In a tender and unusual moment, a formidable silverback gently grooms his infant son whose mother has died.
Filmmakers captured the rarely-witnessed scene while recording a family of endangered Grauer’s gorillas (Gorilla beringei graueri) in Kahuzi-Biega National Park in the Democratic Republic of Congo for a new BBC series 'Gorilla Family & Me'.
A close relationship developed between 30-year-old dominant male gorilla Chimanuka and his infant son Marhale after the youngster’s mother died when he was just aged 17 months old.
Marhale's mother is thought to have been killed during a fight between Chimanuka and a rival silverback.
Without his mother’s milk, he was left malnourished and struggling to thrive. Although the little gorilla is part of a large family of about 25 individuals, female gorillas have never been seen to adopt an infant that isn’t their own. So the silverback Chimanuka has taken the unusual step of caring for his son, aged three at the time of filming, by shouldering the extra parental duties of a mother gorilla.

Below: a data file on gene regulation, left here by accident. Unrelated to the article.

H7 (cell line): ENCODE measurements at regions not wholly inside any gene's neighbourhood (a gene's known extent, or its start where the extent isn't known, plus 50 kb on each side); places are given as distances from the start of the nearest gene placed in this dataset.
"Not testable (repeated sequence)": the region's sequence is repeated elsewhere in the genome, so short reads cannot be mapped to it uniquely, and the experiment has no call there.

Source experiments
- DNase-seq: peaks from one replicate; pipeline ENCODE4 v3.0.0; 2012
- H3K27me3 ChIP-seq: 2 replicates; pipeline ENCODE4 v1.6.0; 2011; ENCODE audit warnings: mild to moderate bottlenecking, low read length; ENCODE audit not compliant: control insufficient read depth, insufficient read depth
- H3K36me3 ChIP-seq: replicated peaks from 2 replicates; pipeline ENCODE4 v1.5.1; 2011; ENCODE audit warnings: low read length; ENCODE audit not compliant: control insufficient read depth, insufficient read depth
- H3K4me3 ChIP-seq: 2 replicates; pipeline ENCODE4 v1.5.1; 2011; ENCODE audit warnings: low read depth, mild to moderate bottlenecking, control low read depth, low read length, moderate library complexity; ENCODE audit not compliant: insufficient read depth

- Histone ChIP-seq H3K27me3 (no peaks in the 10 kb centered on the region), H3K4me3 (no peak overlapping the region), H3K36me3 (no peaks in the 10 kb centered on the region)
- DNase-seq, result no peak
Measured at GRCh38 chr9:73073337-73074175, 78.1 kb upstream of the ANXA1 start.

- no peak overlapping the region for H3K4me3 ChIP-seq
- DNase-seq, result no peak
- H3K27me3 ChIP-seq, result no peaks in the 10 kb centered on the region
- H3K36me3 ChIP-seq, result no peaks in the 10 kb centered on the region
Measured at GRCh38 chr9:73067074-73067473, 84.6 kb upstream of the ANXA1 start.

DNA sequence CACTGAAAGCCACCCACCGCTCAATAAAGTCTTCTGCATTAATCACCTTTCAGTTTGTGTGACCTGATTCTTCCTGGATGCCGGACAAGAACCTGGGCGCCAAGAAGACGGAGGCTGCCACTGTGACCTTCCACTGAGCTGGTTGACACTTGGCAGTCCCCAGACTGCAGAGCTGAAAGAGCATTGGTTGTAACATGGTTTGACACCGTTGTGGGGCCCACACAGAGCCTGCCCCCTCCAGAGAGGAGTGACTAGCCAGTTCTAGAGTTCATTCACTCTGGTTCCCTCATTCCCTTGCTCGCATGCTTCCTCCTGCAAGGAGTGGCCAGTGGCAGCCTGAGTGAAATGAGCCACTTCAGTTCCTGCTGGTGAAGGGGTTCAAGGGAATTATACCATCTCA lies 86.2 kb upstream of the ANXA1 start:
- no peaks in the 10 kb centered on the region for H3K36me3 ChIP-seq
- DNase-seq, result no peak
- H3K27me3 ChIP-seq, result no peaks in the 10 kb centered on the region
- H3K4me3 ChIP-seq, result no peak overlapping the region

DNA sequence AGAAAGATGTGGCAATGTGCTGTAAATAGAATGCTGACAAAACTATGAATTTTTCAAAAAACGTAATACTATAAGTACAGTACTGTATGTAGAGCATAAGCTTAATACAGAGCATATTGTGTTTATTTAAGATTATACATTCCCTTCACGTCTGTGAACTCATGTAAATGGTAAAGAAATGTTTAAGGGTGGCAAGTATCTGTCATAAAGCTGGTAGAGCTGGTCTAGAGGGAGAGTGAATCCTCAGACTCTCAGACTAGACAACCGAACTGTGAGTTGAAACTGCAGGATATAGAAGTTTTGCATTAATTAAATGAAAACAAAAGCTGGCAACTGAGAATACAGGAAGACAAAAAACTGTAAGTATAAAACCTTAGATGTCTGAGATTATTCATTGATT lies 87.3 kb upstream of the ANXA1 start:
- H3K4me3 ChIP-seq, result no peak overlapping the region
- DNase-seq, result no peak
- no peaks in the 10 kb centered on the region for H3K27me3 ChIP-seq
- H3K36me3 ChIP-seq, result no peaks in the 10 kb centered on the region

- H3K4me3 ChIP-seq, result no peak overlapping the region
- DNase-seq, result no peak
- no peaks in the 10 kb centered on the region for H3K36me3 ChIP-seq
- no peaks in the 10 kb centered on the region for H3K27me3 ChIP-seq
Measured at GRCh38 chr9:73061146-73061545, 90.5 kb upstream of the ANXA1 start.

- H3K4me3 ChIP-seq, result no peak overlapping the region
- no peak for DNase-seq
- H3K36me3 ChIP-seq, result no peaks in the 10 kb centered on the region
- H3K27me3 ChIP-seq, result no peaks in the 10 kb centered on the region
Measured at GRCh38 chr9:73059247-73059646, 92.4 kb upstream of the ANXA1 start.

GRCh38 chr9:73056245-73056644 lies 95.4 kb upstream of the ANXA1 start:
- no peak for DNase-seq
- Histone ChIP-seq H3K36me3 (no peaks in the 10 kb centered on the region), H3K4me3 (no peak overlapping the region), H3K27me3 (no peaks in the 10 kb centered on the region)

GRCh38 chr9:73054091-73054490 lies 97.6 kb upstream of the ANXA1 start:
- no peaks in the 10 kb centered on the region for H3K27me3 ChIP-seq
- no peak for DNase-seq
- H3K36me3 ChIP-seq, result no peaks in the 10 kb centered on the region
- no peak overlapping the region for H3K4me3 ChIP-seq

These include grooming and allowing his son to follow him closely. By watching Chimanuka, Marhale has learned how to feed himself with forest vegetation.
In gorilla society, a dominant male’s role is mainly to use their size and brute strength to protect the family unit. Male Grauer’s gorillas, the largest primates in the world, can weigh over 225kg (roughly 500lb), and are about three times heavier and eight times stronger than a human.
But without Chimanuka’s tender and patient touch it is unlikely Marhale would have survived.
Now it is hoped the youngster will have several more years by his father’s side until the time comes for him to leave his family, a step all adolescent male gorillas must take.
Although similar bonds between male gorillas and their offspring have been recorded in other, better-studied subspecies, this is the only known occurrence in the threatened and rarely-seen Grauer’s gorilla, found only in the rainforests of eastern DR Congo.
‘Gorilla Family & Me’ begins in the UK on BBC Two, Monday 21 December at 21:00 GMT.
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